Political Trial Of Donald Trump: The Bizarre Ritual Of Bringing Articles From The Lower House To The Senate

In charge of judging President Donald Trump as of next Tuesday, the US senators will take an oath on Thursday before the head of the Supreme Court, who will preside over the historic impeachment process against the Republican president.

The accusation against Trump, the third president in office to be put on trial in the history of the United States, was officially transmitted Wednesday to the Senate, in an infrequent and strange ritual that refers to the only two similar processes that the history of the United States has seen. country.

The slowest missile in the world crossed the Capitol building on Wednesday night. A 1,416-word warhead with folds, the "Articles of Political Trial against Donald John Trump," was escorted from the south wing by a procession of House Democrats and ceremoniously entered into the Senate Chamber, where Republicans will spend the next few weeks. trying to deactivate the device, so that the tycoon's presidency does not explode, The Washington Post wrote Thursday.

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Almost a month after the lower house approved the two articles – about abuse of power and obstruction of Congress – without a single Republican vote, its head, Democrat Nancy Pelosi, held a "fascination ceremony" to sign the draft law before it was sent to the Senate controlled by Republicans.

Pelosi's office said he was following a "precedent," a blurry word considering only two presidents went through the same process before Trump, with all the pomp that accompanies him.

The head of the United States House of Representatives, Nancy Pelosi, signs the documents for the start of the political trial against Donald Trump. / EFE

Half an hour before the parade began, the office of the Senate Majority Leader, Mitch McConnell, reported that, according to Congressional rules, articles of political trial could not be delivered "formally" until the next day.

Formally or not, Pelosi and a retinue of high-level Democrats entered the reception room at 5:15 p.m. and met dozens of photographers who already packed the articles of political trial, which had been placed on a table next to a sign that it said "#DEFENDOURDEMOCRACY" ("defend our democracy").

Pelosi sat down and signed the bill, which took several minutes, as he used a different pen each time, which he took from the golden trays and then distributed them to the other Democrats in Congress, according to The Washington Post.

A ritual parade that follows the model of the two previous political trials of presidents held in the United States: in 1868 and in 1998. / EFE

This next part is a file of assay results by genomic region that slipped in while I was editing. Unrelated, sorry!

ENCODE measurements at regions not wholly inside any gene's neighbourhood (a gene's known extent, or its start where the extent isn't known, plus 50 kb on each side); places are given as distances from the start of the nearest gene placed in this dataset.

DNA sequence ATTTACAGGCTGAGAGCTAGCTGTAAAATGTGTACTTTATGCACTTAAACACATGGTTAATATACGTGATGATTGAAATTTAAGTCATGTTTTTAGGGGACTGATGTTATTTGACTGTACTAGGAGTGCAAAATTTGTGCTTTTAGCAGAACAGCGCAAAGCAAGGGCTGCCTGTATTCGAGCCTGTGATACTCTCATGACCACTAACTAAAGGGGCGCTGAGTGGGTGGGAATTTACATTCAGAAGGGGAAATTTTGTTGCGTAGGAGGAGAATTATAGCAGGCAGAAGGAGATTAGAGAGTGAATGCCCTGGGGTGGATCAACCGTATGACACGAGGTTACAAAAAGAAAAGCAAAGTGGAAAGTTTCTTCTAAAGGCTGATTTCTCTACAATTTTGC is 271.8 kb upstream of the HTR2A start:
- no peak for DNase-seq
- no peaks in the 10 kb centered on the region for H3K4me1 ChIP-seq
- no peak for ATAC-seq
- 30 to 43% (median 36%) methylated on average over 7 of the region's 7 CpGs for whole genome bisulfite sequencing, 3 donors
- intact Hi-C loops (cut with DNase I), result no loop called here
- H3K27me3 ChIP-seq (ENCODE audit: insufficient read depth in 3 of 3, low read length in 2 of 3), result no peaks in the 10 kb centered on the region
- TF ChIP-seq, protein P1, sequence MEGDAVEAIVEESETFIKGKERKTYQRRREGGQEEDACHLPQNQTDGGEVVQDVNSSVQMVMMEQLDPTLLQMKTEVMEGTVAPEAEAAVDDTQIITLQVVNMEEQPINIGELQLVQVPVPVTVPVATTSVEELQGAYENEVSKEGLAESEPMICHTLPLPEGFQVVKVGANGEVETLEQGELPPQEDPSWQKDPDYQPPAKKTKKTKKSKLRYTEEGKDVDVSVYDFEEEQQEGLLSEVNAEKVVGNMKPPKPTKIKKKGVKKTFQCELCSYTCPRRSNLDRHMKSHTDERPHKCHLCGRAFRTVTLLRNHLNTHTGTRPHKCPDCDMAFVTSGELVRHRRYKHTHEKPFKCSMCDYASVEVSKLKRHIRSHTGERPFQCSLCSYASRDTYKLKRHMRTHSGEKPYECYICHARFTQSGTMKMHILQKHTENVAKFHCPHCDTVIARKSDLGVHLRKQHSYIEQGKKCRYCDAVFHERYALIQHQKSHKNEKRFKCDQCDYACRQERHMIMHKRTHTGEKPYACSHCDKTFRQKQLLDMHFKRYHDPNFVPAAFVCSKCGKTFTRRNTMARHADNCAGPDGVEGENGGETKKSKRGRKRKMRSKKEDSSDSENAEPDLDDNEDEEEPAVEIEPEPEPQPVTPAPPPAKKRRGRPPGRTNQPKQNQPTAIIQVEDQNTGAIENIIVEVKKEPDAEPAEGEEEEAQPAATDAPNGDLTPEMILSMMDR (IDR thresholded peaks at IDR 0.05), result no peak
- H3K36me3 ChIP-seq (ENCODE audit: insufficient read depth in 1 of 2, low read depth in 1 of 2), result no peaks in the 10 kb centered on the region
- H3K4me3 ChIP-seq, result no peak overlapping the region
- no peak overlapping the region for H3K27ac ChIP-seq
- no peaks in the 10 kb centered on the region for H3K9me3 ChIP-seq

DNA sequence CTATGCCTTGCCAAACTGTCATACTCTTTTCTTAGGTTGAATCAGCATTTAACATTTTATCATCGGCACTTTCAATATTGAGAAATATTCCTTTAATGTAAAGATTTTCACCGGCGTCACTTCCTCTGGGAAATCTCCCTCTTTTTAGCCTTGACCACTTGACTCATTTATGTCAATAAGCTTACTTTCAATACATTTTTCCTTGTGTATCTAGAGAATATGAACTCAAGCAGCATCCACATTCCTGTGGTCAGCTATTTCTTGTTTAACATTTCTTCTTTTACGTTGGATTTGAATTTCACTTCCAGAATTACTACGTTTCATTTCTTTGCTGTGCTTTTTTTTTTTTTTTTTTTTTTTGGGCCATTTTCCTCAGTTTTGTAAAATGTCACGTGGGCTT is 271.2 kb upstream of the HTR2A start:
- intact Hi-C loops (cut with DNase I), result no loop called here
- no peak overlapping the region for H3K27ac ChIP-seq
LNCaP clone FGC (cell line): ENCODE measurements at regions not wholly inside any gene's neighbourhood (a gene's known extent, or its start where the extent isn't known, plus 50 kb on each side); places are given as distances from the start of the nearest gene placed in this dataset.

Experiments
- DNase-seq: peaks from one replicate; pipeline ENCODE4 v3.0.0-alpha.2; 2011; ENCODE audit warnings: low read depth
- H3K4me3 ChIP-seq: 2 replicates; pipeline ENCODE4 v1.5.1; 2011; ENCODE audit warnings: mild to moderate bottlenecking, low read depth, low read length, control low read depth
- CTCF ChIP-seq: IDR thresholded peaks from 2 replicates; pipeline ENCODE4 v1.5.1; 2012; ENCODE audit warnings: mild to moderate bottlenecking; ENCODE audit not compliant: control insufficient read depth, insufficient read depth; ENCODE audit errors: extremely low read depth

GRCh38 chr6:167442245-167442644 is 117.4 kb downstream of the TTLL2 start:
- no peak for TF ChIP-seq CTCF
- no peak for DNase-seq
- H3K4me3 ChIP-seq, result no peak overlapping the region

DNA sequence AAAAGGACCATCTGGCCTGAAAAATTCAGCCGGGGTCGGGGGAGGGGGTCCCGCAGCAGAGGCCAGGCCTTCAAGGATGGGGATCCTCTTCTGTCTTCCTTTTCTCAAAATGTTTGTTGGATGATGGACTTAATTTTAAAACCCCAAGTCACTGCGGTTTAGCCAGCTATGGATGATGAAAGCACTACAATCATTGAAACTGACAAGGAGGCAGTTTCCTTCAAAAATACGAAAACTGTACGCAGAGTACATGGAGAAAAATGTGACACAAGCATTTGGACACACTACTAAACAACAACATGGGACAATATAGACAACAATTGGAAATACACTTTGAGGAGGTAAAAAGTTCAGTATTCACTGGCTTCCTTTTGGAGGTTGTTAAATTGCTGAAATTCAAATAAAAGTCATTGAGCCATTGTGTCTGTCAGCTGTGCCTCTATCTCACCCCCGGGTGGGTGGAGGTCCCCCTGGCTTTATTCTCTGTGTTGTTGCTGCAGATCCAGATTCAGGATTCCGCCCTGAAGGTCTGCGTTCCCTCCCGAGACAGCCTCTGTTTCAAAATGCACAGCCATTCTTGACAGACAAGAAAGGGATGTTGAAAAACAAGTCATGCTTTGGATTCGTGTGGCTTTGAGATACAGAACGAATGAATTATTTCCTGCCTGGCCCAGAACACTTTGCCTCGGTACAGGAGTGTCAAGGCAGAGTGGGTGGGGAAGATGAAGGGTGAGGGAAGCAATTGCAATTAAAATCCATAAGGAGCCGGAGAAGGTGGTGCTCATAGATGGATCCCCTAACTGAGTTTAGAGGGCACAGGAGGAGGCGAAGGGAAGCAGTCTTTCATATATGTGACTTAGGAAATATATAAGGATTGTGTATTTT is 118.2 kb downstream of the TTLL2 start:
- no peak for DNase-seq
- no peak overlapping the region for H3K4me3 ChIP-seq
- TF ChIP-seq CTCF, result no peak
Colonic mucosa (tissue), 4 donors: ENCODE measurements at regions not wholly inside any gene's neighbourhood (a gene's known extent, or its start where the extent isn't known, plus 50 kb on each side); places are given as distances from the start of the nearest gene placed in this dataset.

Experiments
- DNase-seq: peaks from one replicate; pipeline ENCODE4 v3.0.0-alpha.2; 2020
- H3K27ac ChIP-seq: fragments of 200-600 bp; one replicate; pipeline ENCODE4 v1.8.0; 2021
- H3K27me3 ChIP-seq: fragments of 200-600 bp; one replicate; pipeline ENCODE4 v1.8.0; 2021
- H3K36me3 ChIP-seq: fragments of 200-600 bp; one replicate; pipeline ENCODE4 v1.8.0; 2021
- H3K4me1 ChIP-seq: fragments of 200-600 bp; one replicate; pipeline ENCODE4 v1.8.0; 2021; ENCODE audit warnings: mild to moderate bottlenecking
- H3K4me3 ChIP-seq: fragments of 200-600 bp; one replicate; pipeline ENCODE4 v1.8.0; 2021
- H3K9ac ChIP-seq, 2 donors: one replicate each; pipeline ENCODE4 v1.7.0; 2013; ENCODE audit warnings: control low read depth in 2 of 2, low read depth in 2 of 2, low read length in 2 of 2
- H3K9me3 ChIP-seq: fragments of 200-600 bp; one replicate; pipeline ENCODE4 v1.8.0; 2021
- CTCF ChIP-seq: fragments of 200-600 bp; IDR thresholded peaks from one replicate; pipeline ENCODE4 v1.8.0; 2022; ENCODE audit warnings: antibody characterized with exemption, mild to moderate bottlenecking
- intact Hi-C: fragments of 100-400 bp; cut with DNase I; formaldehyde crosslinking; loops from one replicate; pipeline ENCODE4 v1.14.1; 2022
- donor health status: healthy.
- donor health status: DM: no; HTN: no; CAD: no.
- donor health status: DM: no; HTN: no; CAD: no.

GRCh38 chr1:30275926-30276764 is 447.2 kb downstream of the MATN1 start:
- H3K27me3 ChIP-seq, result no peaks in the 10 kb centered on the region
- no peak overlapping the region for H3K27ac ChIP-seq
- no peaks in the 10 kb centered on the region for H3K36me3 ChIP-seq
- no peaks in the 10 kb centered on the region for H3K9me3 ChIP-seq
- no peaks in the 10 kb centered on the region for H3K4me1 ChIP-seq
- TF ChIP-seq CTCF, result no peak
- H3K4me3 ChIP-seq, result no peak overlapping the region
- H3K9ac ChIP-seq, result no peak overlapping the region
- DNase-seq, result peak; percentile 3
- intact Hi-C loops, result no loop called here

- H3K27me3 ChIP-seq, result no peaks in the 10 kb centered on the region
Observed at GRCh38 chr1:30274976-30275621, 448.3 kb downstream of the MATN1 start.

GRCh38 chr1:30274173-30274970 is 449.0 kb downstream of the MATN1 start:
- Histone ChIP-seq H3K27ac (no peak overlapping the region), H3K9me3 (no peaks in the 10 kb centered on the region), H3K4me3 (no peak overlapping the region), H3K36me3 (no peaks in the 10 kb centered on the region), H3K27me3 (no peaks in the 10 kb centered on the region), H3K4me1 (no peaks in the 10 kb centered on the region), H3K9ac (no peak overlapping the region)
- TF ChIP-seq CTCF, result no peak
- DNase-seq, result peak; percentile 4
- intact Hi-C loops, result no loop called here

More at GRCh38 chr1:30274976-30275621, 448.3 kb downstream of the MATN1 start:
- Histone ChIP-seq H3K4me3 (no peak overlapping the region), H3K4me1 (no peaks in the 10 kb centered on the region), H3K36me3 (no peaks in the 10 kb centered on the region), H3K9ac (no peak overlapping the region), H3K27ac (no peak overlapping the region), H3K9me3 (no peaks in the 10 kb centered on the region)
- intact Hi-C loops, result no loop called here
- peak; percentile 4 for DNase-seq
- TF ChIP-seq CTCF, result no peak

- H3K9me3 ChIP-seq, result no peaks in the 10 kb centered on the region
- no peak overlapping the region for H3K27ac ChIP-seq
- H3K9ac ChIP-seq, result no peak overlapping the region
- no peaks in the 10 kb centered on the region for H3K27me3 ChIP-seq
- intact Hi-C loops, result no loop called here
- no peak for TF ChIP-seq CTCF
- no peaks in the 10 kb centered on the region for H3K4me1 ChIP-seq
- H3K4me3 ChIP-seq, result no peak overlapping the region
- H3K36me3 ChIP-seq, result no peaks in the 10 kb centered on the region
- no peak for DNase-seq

The procession began. The secretary of the Chamber, Cheryl L. Johnson, removed the items from the room and crossed them through the main corridor of the Capitol next to the Sergeant of Arms of the House Paul Irving and followed by seven political trial managers that Pelosi chose to process the case at trial.

Behind her were the president of the Intelligence Committee of the House of Representatives, Adam B. Schiff, and the President of the Judiciary Committee of the House of Representatives, Jerrold Nadler, with their faces as impassive as the statues flanking their route: Rosa Parks and Chief Standing Bear and Alexander Hamilton Stephens, vice president of the Confederation.

A route followed in 1868

The procession followed a route first presented on February 25, 1868, one day after the dismissal of President Andrew Johnson. That time, the bills were handed over to the Senate by Republican Rep. Thaddeus Stevens, who was so weak from a disease that attendees had to take him through the Capitol in a chair, the Post recalls.

That first ceremony was even more random than those that will come. House Republicans had not yet decided why crimes and offenses were accusing the president, so Stevens returned to the Senate a week later with nearly two dozen pages handwritten and punched, accusing Johnson of 11 articles, including an attempt to "bring misfortune, ridicule, hate, despise and reproach the United States Congress."

Stevens' walk created a kind of tradition, such as a scarcer, rarer and much less famous version of the ceremonial march to open Parliament in Britain.

One hundred thirty years later, on December 19, 1998, Republicans repeated the political trial walk, this time with articles accusing President Bill Clinton of obstructing justice and lying under oath.

That march, which then included Representative Lindsey Graham, concluded in the narrow office of Senate Secretary Gary Sisco, who accepted the document from the members of the House.

The parade headed by Pelosi on Wednesday opens another historic chapter in the United States, just at the beginning of the campaign for the November presidential elections.

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